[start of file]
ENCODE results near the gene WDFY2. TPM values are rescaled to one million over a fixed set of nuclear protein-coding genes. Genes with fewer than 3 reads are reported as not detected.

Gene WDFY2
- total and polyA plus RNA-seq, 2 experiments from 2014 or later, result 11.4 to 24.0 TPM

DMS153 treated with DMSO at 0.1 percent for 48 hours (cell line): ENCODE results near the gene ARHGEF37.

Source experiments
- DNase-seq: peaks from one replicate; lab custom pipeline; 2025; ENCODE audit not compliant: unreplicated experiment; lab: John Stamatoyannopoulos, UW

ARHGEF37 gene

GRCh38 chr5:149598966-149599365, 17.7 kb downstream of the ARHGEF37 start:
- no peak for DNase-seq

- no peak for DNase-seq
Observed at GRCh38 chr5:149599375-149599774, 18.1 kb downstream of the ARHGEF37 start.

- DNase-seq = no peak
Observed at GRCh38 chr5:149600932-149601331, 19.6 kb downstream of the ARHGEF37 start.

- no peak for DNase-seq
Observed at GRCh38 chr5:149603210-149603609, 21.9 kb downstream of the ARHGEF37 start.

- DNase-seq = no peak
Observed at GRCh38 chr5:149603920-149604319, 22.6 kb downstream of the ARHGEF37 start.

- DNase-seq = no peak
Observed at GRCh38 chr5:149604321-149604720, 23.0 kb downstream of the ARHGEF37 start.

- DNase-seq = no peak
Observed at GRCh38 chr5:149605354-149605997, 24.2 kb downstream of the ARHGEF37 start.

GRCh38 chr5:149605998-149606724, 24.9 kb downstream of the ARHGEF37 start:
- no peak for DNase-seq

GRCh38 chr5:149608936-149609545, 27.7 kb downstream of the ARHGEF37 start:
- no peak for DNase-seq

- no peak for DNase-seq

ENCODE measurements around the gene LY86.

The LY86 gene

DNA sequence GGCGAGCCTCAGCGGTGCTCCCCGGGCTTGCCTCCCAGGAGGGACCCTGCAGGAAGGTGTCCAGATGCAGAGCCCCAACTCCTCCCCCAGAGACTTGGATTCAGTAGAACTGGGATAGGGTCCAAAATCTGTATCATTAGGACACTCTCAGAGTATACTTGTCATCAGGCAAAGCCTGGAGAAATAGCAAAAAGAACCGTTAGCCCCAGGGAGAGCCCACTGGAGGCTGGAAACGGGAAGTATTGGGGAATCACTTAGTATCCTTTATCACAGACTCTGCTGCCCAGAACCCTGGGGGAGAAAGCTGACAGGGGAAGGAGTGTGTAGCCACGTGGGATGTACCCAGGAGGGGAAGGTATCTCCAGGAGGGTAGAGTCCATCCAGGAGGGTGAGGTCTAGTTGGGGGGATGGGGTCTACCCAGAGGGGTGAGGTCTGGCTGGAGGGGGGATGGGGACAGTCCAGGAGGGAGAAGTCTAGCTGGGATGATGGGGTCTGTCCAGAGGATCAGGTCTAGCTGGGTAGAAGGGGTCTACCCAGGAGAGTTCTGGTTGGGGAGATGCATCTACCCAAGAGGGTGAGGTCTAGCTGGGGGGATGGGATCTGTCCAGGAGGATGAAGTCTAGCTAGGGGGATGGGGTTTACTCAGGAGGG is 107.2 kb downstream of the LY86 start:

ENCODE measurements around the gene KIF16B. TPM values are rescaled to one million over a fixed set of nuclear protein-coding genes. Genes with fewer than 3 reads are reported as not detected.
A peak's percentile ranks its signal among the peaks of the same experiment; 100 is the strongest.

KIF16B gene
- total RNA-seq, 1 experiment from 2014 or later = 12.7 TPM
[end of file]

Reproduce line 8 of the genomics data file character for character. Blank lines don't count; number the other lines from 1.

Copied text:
GRCh38 chr5:149598966-149599365, 17.7 kb downstream of the ARHGEF37 start: